Have you had a panic attack with symptoms such as sensations of heart-pounding, sweating, shaking, choking, and feelings of extreme fear and terror? Maybe you felt trembling, shaking, tingling, or nausea. You might have thought you were having a heart attack, stroke or were fearing you might die. No doubt, these are terrifying sensations and thoughts. Fortunately, there are ways to help with fearful thoughts and uncomfortable symptoms. This article covers what to do when you have a panic attack with three techniques to calm a panic attack and learn about the panic cycle.
The Panic Cycle
Panic attacks may happen because of stress or out of the blue. They are sudden onsets of physical sensations and negative thoughts. They can be highly frightening and hard to overcome. Understanding the dynamics of a panic cycle can help you be aware of how it works and what you can do to get through the challenging situation.
A typical panic cycle involves physical symptoms, thoughts, and behaviors. Each of these components relates to and impacts each other.
For example, you may experience the sensation of racing and or pounding heart and then have thought that you have a heart attack. The thought may create more anxiety and then generate more physical symptoms such as tension that releases adrenalin. When adrenalin is released, which signals more fight or flight responses, you may feel more cardiac symptoms such as increased heart rate or pounding heartbeat.
Naturally, being fearful of these symptoms will alert your something dangerous is about to happen thoughts. The cycle continues with accompanying views. Indeed, these thoughts will likely be negative thoughts of impending doom, and the process continues.
Negative thoughts lead to fear, and fear invokes a stress response with more physical symptoms and then reactive behaviors. This process is the panic cycle.
Your behavior may include doing everything you can to escape the uncomfortable feeling. You may also decide you need to avoid different activities if you have another panic attack. Avoidance will not help you. The critical thing to do is to carry on as though everything was normal. You are not in danger, so you need to carry on as you would otherwise.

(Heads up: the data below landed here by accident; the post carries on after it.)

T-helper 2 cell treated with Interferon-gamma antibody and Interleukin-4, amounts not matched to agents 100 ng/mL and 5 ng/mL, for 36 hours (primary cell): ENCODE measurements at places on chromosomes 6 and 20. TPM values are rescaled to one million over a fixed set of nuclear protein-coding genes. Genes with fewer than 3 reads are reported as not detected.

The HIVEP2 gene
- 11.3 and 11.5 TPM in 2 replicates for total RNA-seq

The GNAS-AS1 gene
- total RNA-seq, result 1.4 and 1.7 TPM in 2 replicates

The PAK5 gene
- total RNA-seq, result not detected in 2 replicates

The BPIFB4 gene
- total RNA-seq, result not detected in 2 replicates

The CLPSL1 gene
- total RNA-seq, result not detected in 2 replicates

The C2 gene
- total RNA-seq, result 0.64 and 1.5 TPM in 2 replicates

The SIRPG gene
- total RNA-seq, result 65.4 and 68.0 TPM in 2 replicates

Be sure to have a thorough medical examination to ensure that a medical condition does not cause the symptoms you have experienced.
Three Tips to Calm Down When Having a Panic Attack
Tip # 1. Do the Self Talk
Remember that you are having a panic attack and that your symptoms are not the result of a physiological problem. Your symptoms are harmless. Keep remanding yourself that you are ok.
Tip #2. Interrupt the panic cycle by doing diaphragmatic breathing.
Diaphragmatic breathing is a technique that allows you to regulate the exchange of oxygen. It will help you not to hyperventilate or chest breathe. You will breathe, bringing air down into your belly by taking in just the right amount of air. Place one hand on your chest and the other on your stomach.
When you inhale, fill your abdomen with air and notice your hand lift. When you exhale, contract your abdomen. When inhaling, count at first saying one and exhaling saying “relax.” You will repeat this until you count to 10 and then begin again. Continue until you feel some relief. Remember to take only enough air.
Remember if this is new to you, it is ok and normal to be distracted. If you do start thinking of other things, start again with patience and kindness towards yourself. Do your best to focus on the breathing, the numbers, and the word relax. It may be hard at first, but you will get better at it if you keep practicing.
Tip #3 Do your best to continue with your activities as planned.
Remember that anxiety about having another panic attack is normal. But you have the tools to manage the anxious thoughts by doing what you normally do. The anxiety over having more panic attacks can often create avoidance of behaviors you would typically do. You want to resist the temptation to avoid your normal activities.
Panic attacks are sudden fearful events that can be highly challenging. When confronted with a panic attack it is very common to head to an emergency room. A thorough physical exam, including tests, will be necessary to determine the cause of your symptoms. If there is no physiological reason for your symptoms, you likely will be told that the experience was a panic attack. You will need four of the following symptoms to qualify as a panic attack.
Symptoms of a Panic Attack
According to the diagnostical and statistical manual 5th edition (DSM-5), four of the following symptoms need to be present to qualify as a panic attack.
- Pounding heart, accelerated heart rate, palpitations
- Trembling or shaking
- A sensation of shortness of breath
- Feelings of choking
- Chest pain or discomfort
- Nausea and or other abdominal distress
- Feeling dizzy, unsteady, lightheaded, or faint
- Chills or heat sensations
- Feeling a tingling sensation and or numbness
- Feelings of unreality (derealization) or being detached from oneself (depersonalization)
- Fear of losing control or going crazy
- Fear of dying
This article discusses the panic cycle that relates the typical pattern that panic attacks create. We discussed three tips to calm down during a panic attack.
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